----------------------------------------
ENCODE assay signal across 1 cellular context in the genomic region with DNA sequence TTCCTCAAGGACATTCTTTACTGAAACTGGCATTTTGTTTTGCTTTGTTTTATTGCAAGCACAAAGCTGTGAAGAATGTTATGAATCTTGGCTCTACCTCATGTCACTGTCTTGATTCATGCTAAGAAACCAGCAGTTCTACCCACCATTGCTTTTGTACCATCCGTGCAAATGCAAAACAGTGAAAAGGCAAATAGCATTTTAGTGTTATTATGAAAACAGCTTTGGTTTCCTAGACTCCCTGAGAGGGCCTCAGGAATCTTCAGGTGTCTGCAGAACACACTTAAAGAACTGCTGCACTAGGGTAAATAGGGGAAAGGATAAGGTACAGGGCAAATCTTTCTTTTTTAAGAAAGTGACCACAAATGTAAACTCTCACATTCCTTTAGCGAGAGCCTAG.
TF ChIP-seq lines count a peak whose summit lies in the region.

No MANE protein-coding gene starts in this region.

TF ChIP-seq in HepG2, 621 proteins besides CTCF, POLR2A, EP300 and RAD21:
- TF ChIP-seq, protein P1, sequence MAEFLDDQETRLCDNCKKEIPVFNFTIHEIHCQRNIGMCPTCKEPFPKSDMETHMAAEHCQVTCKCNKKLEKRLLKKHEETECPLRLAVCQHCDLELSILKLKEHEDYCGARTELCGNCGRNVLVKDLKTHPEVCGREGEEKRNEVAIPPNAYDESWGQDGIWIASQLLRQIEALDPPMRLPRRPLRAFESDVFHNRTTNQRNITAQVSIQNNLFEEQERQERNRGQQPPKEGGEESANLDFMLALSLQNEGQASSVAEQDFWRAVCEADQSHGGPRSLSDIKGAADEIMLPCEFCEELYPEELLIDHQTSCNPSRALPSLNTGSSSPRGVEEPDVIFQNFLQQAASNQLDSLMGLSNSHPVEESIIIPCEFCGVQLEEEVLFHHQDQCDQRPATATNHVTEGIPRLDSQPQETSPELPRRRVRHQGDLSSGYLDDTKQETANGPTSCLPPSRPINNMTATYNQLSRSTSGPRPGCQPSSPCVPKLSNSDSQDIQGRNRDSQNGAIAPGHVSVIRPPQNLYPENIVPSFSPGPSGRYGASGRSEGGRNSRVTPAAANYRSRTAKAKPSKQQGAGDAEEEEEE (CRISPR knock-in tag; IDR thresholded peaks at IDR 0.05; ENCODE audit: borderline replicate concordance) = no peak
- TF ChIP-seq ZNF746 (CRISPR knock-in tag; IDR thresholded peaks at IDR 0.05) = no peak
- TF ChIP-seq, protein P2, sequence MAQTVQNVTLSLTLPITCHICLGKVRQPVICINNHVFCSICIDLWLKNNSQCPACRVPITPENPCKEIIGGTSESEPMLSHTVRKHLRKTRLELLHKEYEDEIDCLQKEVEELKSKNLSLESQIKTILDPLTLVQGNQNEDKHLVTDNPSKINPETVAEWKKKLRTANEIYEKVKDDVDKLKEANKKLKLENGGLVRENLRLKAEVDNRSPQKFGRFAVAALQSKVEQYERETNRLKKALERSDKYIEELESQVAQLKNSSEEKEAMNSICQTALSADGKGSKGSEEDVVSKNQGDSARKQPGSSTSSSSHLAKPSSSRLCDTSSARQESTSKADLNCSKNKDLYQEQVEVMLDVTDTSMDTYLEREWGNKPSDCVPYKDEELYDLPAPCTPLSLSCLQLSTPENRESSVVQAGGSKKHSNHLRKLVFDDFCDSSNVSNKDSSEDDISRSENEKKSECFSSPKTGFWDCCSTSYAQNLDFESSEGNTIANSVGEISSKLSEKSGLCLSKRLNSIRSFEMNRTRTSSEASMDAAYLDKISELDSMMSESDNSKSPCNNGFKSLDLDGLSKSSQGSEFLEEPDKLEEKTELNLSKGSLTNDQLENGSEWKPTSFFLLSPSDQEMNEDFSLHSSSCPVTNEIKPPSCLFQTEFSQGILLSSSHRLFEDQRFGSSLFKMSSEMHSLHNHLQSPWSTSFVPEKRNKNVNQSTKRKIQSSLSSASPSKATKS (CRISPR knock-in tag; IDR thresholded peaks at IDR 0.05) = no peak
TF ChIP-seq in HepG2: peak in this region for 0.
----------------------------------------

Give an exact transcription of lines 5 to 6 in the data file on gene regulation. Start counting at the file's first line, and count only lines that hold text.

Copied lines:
- TF ChIP-seq, protein P1, sequence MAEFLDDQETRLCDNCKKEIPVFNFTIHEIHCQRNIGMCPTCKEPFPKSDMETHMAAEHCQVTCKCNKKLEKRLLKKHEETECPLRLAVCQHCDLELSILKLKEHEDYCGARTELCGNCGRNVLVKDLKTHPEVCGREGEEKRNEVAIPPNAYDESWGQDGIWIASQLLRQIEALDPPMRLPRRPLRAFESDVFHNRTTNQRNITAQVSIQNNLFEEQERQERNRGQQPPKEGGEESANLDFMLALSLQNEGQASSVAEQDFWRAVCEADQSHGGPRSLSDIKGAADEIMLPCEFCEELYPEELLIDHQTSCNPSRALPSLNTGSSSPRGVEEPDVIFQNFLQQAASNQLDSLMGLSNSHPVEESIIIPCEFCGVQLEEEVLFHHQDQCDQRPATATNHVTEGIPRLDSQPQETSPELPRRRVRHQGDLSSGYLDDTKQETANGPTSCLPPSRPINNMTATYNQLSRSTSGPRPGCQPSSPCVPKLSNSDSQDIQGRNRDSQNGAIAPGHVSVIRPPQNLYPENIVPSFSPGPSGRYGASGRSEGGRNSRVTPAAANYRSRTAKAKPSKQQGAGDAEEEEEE (CRISPR knock-in tag; IDR thresholded peaks at IDR 0.05; ENCODE audit: borderline replicate concordance) = no peak
- TF ChIP-seq ZNF746 (CRISPR knock-in tag; IDR thresholded peaks at IDR 0.05) = no peak